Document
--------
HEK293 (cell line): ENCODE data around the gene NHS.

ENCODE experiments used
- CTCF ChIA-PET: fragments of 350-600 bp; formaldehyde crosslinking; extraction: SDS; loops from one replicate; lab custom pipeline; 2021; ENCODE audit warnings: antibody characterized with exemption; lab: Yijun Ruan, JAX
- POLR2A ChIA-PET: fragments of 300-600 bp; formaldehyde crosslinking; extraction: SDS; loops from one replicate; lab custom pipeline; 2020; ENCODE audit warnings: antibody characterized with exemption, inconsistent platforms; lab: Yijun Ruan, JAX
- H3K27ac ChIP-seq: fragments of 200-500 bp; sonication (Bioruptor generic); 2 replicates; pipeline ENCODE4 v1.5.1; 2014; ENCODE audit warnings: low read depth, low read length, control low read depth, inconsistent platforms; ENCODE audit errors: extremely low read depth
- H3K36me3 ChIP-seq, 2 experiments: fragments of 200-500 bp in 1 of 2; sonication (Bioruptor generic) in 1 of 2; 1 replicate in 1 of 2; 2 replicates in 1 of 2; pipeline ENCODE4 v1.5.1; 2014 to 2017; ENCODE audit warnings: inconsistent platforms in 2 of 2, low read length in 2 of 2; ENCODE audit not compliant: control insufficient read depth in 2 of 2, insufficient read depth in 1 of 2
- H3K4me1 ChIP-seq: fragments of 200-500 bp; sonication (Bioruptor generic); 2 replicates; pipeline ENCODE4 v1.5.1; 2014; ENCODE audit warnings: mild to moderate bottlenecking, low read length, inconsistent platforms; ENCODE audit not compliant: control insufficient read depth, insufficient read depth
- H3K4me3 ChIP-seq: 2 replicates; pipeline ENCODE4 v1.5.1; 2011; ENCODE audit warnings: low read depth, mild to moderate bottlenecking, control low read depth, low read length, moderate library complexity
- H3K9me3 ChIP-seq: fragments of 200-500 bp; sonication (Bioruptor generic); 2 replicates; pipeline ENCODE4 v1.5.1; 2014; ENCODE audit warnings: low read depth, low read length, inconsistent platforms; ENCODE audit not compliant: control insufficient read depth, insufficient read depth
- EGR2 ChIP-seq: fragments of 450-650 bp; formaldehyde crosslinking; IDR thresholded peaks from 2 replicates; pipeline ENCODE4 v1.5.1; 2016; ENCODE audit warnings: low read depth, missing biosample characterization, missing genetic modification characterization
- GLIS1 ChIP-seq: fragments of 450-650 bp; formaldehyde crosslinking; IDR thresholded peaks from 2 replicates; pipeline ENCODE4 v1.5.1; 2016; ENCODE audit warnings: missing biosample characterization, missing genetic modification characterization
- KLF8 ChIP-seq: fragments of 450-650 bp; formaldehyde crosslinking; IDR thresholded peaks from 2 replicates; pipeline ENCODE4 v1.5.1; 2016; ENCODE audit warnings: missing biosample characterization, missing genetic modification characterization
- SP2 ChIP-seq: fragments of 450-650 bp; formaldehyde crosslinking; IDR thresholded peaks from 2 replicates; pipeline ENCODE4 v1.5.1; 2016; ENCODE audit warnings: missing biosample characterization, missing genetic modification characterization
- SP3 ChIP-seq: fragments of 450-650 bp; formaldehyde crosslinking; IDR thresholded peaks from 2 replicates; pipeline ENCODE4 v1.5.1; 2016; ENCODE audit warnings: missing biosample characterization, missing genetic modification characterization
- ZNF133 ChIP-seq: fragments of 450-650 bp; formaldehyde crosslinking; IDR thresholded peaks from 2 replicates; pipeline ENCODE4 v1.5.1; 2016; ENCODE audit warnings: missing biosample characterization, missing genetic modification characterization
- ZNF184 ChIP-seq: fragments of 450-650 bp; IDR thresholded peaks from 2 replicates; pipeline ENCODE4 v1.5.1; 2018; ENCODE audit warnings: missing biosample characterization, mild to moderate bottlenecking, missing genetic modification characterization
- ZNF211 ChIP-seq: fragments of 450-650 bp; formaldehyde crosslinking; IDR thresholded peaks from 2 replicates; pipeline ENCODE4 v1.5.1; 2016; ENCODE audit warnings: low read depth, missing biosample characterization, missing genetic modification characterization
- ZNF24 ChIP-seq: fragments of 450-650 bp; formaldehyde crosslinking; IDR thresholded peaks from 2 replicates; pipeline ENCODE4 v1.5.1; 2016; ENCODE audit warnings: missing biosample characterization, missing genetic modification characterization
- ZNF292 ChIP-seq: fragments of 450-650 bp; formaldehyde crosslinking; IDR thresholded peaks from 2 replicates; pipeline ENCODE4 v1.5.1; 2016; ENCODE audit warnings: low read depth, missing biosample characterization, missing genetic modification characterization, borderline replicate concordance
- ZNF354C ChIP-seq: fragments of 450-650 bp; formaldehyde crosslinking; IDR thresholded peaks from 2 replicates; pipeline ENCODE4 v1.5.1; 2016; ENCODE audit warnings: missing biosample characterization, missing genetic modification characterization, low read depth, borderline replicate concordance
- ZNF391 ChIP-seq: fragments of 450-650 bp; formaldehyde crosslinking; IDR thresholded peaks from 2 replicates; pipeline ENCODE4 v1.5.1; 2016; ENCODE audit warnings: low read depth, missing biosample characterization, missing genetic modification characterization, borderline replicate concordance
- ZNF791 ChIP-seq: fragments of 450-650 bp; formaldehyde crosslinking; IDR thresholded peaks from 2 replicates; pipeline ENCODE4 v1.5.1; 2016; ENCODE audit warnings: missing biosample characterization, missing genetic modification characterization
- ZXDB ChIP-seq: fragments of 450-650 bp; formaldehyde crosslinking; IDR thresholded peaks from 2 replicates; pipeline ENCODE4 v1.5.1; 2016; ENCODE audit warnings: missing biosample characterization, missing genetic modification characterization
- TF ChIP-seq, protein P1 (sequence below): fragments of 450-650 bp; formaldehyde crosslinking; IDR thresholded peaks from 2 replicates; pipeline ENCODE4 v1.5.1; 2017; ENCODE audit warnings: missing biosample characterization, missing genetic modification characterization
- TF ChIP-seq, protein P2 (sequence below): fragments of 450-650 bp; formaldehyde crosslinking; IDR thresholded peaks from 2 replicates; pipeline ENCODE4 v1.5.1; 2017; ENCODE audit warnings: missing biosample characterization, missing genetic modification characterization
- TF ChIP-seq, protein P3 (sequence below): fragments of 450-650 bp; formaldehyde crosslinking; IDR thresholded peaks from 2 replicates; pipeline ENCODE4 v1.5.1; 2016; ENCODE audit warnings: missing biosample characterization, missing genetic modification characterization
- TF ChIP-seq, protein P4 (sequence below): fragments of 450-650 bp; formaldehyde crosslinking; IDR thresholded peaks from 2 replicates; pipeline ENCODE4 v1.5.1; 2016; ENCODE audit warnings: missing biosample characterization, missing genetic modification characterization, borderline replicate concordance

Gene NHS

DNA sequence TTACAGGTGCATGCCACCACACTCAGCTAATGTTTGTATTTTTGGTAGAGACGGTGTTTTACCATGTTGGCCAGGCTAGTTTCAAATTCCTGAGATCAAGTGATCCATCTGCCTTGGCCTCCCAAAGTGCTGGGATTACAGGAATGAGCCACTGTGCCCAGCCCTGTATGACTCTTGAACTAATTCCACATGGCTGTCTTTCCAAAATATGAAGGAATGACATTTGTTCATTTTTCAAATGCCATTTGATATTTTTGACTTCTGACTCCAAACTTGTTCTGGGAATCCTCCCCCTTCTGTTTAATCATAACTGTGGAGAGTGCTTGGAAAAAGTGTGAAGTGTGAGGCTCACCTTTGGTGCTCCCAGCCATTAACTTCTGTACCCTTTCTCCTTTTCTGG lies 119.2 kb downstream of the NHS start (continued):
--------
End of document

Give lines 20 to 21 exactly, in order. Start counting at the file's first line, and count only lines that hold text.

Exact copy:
- ZNF354C ChIP-seq: fragments of 450-650 bp; formaldehyde crosslinking; IDR thresholded peaks from 2 replicates; pipeline ENCODE4 v1.5.1; 2016; ENCODE audit warnings: missing biosample characterization, missing genetic modification characterization, low read depth, borderline replicate concordance
- ZNF391 ChIP-seq: fragments of 450-650 bp; formaldehyde crosslinking; IDR thresholded peaks from 2 replicates; pipeline ENCODE4 v1.5.1; 2016; ENCODE audit warnings: low read depth, missing biosample characterization, missing genetic modification characterization, borderline replicate concordance